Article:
In an attempt to deal with record gasoline prices, President Bush Wednesday called on the Democratic leaders of Congress to remove the 27-year-old ban on oil and natural gas drilling in most of the federal Outer Continental Shelf (OCS), open a small portion of the Arctic National Wildlife Refuge to drilling, offer incentives for oil shale production and expedite the permitting process for new refining capacity.
“I know the Democratic leaders have opposed some of these policies in the past. Now that their opposition has helped drive gas prices to record levels, I ask them to reconsider their positions,” he said during a Rose Garden briefing with reporters.
“[If] congressional leaders leave for their Fourth of July recess without taking action, they will need to explain why $4 a gallon gasoline is not enough incentive for them to act,” Bush said.
“Congress must face a hard reality. Unless members are willing to accept gas prices at today’s painful levels — or even higher — our nation must produce more oil. And we must start now,” the president said. He noted that demand for crude oil has “grown dramatically,” causing prices to rise sharply, while supply has not been able to keep up.
The president’s proposals came on the heels of the announcement by Sen. John McCain of Arizona, the presumptive Republican nominee for president, that he supports lifting the congressional moratorium, which has prohibited drilling activity off the East and West Coasts, as well as in parts of the eastern Gulf of Mexico (see Daily GPI, June 18).
In other major developments, Florida Gov. Charlie Crist dropped his long-standing support for the federal government’s ban on offshore drilling and endorsed McCain’s proposal to let the states decide on whether to allow drilling activity off their shores, the Associated Press reported. Crist is considered a possible running mate for McCain.
Sen. John Warner (R-VA) introduced legislation, co-sponsored by Sen. Jim Webb (D-VA), that would allow Virginia to develop domestic natural gas resources beyond 50 miles from its shores and share in leasing revenues.
Sen. Mary Landrieu (D-LA) Wednesday signaled her intention to reintroduce her legislation to allow coastal states to opt into offshore production and share in the revenues.
But Bush’s proposals were not welcomed by Capitol Hill Democratic leaders. “The president’s proposal sounds like another page from the administration’s energy policy that was literally written by the oil industry,” said House Speaker Nancy Pelosi (D-CA), according to the New York Times. She questioned why Congress should give away more public resources to producers that are sitting on 68 million acres of federal lands they’ve already leased.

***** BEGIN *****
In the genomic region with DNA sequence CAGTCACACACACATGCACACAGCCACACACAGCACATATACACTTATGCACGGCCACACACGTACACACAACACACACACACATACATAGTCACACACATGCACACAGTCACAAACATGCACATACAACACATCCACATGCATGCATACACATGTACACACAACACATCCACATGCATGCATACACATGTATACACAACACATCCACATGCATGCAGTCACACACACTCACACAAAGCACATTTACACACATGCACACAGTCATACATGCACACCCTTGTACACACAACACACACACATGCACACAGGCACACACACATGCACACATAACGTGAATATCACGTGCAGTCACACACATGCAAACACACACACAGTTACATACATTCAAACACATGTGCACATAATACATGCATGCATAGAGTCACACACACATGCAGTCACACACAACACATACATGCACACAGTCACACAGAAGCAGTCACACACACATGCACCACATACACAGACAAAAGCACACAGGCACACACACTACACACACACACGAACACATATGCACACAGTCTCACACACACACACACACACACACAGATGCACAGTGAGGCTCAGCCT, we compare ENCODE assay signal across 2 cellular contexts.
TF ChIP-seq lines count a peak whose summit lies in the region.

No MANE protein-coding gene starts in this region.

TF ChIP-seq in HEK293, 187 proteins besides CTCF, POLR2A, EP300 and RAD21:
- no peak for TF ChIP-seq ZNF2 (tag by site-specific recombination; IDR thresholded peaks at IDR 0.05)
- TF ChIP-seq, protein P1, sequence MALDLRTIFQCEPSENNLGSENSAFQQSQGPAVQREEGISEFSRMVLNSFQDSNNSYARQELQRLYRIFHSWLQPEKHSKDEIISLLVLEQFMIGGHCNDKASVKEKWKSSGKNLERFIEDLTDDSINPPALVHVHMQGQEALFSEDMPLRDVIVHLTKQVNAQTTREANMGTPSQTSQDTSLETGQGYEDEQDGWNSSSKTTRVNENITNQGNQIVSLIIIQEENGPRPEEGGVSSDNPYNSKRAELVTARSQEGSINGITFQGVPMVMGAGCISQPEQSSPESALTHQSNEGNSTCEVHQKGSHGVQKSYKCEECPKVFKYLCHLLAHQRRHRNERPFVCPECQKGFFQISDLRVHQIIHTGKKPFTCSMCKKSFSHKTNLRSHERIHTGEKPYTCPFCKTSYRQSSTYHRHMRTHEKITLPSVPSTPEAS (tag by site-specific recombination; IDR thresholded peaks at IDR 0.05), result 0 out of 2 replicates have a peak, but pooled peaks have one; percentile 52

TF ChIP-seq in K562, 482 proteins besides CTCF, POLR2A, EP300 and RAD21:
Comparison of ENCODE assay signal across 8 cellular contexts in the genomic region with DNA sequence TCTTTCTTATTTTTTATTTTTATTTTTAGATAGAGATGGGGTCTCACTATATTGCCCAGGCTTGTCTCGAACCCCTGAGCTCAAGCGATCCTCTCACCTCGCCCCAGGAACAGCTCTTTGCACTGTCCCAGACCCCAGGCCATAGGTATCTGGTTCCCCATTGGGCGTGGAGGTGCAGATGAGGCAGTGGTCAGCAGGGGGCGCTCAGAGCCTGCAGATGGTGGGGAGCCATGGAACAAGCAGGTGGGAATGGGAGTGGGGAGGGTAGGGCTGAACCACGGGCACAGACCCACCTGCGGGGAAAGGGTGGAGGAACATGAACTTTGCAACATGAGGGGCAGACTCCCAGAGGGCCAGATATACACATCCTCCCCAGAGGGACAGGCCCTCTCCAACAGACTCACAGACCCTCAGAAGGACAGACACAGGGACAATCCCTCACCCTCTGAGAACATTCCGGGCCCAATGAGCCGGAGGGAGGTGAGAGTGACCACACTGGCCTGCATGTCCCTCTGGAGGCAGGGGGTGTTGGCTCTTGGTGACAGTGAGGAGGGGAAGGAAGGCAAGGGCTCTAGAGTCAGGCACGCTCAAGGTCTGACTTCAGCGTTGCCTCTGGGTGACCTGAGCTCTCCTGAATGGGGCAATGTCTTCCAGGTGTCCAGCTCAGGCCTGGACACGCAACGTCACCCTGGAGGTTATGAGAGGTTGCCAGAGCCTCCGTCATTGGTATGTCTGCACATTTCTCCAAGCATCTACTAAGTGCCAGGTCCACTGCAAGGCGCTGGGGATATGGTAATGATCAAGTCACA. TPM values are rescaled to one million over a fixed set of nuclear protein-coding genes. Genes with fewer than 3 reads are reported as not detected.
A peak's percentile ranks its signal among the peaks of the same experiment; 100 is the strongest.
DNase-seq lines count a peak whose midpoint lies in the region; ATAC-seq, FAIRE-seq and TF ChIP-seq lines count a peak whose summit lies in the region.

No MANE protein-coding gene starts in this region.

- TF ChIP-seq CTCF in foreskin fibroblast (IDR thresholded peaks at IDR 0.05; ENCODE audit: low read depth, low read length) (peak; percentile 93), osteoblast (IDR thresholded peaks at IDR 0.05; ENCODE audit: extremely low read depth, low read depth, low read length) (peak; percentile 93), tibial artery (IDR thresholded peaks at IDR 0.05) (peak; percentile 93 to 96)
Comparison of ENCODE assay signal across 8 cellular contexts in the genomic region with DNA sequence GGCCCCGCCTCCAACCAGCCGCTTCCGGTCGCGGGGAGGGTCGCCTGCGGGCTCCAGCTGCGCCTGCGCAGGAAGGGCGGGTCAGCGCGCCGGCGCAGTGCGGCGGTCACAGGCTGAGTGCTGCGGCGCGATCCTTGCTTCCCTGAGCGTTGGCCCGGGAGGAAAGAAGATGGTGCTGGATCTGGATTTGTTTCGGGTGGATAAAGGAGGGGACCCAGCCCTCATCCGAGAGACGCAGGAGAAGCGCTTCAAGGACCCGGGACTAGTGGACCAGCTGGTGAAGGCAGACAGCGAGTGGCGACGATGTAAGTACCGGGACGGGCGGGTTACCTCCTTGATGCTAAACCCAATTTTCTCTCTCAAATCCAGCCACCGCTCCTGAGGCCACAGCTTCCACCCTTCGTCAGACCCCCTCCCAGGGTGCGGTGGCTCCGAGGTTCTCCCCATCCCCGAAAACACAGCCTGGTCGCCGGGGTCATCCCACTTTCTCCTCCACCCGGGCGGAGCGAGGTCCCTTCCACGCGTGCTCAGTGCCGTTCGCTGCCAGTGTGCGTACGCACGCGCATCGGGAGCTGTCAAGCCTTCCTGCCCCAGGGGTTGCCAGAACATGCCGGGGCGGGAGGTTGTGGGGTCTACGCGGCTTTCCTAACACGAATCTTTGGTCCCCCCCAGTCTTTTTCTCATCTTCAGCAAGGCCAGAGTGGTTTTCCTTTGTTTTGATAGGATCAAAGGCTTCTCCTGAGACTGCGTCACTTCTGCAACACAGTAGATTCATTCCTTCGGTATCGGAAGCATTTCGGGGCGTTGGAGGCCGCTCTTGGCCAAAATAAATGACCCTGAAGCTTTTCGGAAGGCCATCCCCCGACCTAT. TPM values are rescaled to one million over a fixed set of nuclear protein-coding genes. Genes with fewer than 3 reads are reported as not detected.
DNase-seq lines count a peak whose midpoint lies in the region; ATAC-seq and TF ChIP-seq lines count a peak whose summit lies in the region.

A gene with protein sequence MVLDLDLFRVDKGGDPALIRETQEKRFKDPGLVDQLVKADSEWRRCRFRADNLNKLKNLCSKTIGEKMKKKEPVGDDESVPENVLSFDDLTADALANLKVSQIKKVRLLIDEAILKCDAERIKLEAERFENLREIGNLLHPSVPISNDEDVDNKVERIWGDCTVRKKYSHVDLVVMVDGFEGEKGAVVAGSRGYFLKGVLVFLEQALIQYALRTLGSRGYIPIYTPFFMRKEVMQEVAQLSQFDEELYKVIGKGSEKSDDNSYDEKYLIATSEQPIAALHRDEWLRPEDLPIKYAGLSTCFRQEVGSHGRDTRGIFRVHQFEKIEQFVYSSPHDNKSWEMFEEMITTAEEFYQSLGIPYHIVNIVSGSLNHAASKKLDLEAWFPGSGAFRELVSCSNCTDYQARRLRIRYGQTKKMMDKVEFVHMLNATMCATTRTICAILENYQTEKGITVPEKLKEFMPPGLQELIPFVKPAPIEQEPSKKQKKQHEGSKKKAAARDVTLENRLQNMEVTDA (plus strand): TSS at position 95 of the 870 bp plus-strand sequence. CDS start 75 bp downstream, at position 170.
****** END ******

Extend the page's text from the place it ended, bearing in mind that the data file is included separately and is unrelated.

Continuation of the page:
The snowballing support to remove the moratorium comes as the price of crude oil exceeds $133/bbl for July delivery, gasoline prices top $4/gallon and natural gas prices are more than $13/Mcf for July delivery.
“I’m not dictating to the states that they drill for oil. I’m saying the moratorium should be lifted so states can choose that option if they want to,” McCain said. The federal government, he added, might have to offer “additional incentives…in terms of tangible financial rewards,” such as a greater share of royalties, to those states that permit drilling off their shores.
McCain’s Democratic opponent, Sen. Barack Obama of Illinois, Tuesday attacked the Republican senator and said McCain was flip-flopping from previous statements and was capitulating to Big Oil interests.
McCain’s announcement came less than a week after a House Republican proposal to lift the congressional ban on leasing on most of the federal OCS was met with a wall of opposition from Democrats (see Daily GPI, June 12). Democrats in both the House and Senate have steadfastly opposed attempts to remove the congressional moratorium on offshore leasing.
By 9-6, the House Interior Appropriations Subcommittee last Wednesday failed to approve an amendment offered by Rep. John Peterson (R-PA) as part of the Department of Interior and related agencies’ spending bill for fiscal year 2009. The vote broke along party lines, with every Democrat on the subcommittee opposing the amendment. The measure sought to remove the congressional moratorium on oil and natural gas pre-leasing, leasing and associated activities in areas 50-200 miles from the East and West Coasts, as well as in the eastern Gulf of Mexico.
Peterson, an avowed proponent of opening up federally protected waters to expanded drilling, had planned to offer the amendment again when the full Appropriations Committee met to mark up the spending bill on Wednesday (June 18), but the mark-up was postponed indefinitely. The House lawmaker has tried repeatedly over the years to overturn the congressional ban on offshore leasing, which is routinely renewed each year as part of the Interior appropriations bill.
The growing Republican support to overturn the drilling moratorium appears to reflect voter sentiment. A new Rasmussen Reports survey found that 67% of surveyed voters believe that drilling should be allowed off the coasts of California, Florida and other states. Only 18% disagreed and 15% were undecided, according to the survey’s results. Conservative and moderate voters strongly supported lifting the ban, while liberals were more evenly divided (46% of surveyed liberals favored drilling, 37% opposed it). A Gallup survey last week revealed that 57% of Americans supported offshore development in U.S. coastal areas that are now off-limits to production.
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